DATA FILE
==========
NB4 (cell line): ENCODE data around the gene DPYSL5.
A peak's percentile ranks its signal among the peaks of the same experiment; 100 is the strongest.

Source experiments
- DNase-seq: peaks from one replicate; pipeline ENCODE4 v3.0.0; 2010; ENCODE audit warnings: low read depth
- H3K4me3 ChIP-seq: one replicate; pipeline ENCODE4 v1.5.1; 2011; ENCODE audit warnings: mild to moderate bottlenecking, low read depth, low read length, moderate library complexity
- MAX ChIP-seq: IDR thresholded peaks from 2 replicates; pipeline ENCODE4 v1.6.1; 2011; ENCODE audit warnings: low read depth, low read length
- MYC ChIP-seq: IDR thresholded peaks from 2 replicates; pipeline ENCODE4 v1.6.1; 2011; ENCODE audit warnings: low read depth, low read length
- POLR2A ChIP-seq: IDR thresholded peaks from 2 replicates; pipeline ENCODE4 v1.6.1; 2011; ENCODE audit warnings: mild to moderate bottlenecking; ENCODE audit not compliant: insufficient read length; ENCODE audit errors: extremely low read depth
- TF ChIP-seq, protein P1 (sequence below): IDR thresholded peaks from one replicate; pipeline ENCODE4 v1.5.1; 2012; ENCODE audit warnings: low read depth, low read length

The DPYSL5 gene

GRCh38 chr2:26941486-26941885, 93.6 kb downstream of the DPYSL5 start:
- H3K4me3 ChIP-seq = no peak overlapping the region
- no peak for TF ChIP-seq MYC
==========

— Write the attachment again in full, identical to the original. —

NB4 (cell line): ENCODE data around the gene DPYSL5.
A peak's percentile ranks its signal among the peaks of the same experiment; 100 is the strongest.

Source experiments
- DNase-seq: peaks from one replicate; pipeline ENCODE4 v3.0.0; 2010; ENCODE audit warnings: low read depth
- H3K4me3 ChIP-seq: one replicate; pipeline ENCODE4 v1.5.1; 2011; ENCODE audit warnings: mild to moderate bottlenecking, low read depth, low read length, moderate library complexity
- MAX ChIP-seq: IDR thresholded peaks from 2 replicates; pipeline ENCODE4 v1.6.1; 2011; ENCODE audit warnings: low read depth, low read length
- MYC ChIP-seq: IDR thresholded peaks from 2 replicates; pipeline ENCODE4 v1.6.1; 2011; ENCODE audit warnings: low read depth, low read length
- POLR2A ChIP-seq: IDR thresholded peaks from 2 replicates; pipeline ENCODE4 v1.6.1; 2011; ENCODE audit warnings: mild to moderate bottlenecking; ENCODE audit not compliant: insufficient read length; ENCODE audit errors: extremely low read depth
- TF ChIP-seq, protein P1 (sequence below): IDR thresholded peaks from one replicate; pipeline ENCODE4 v1.5.1; 2012; ENCODE audit warnings: low read depth, low read length

The DPYSL5 gene

GRCh38 chr2:26941486-26941885, 93.6 kb downstream of the DPYSL5 start:
- H3K4me3 ChIP-seq = no peak overlapping the region
- no peak for TF ChIP-seq MYC